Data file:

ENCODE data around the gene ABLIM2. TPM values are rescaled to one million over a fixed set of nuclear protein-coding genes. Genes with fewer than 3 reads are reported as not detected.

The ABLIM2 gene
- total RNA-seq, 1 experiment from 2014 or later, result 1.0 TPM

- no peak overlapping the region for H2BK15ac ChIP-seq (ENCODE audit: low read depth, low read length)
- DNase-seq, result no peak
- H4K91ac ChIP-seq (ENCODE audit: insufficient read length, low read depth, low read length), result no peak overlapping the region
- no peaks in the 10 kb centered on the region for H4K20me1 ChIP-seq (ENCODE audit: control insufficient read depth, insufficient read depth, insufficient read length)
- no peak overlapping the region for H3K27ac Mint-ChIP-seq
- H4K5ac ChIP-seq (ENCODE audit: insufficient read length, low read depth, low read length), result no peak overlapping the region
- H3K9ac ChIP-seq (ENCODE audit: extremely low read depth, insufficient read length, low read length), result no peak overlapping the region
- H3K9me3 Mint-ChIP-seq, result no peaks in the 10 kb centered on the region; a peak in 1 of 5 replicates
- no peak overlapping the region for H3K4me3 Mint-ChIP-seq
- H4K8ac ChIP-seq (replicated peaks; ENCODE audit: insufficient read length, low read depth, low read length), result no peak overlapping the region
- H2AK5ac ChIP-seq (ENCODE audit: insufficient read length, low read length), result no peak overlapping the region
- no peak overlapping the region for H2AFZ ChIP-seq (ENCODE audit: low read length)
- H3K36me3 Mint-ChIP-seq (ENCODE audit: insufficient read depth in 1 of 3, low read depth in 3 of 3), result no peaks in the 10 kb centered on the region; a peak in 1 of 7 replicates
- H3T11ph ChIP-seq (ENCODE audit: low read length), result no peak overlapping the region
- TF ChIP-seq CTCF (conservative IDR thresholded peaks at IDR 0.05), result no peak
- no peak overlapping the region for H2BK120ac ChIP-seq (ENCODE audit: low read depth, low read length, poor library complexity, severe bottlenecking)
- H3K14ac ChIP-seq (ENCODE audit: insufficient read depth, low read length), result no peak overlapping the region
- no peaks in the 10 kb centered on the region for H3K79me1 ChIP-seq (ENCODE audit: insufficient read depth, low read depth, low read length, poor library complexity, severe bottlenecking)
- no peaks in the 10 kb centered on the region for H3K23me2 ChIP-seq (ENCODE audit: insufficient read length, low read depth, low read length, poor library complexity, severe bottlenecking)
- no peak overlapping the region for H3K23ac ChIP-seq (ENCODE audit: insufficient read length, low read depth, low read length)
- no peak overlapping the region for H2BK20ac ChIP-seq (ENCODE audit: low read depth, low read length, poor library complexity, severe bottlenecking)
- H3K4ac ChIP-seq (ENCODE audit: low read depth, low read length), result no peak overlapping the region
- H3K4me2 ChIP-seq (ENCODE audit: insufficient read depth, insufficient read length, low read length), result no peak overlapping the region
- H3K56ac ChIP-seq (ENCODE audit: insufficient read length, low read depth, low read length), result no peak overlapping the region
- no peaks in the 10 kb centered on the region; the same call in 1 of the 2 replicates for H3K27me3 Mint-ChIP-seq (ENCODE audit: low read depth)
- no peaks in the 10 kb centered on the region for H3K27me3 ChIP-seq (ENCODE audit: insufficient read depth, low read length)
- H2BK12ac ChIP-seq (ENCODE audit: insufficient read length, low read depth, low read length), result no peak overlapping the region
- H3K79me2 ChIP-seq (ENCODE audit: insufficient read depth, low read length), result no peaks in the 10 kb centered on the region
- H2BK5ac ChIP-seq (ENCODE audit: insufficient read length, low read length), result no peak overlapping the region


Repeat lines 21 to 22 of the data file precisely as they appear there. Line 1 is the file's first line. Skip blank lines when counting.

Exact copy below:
- no peaks in the 10 kb centered on the region for H3K79me1 ChIP-seq (ENCODE audit: insufficient read depth, low read depth, low read length, poor library complexity, severe bottlenecking)
- no peaks in the 10 kb centered on the region for H3K23me2 ChIP-seq (ENCODE audit: insufficient read length, low read depth, low read length, poor library complexity, severe bottlenecking)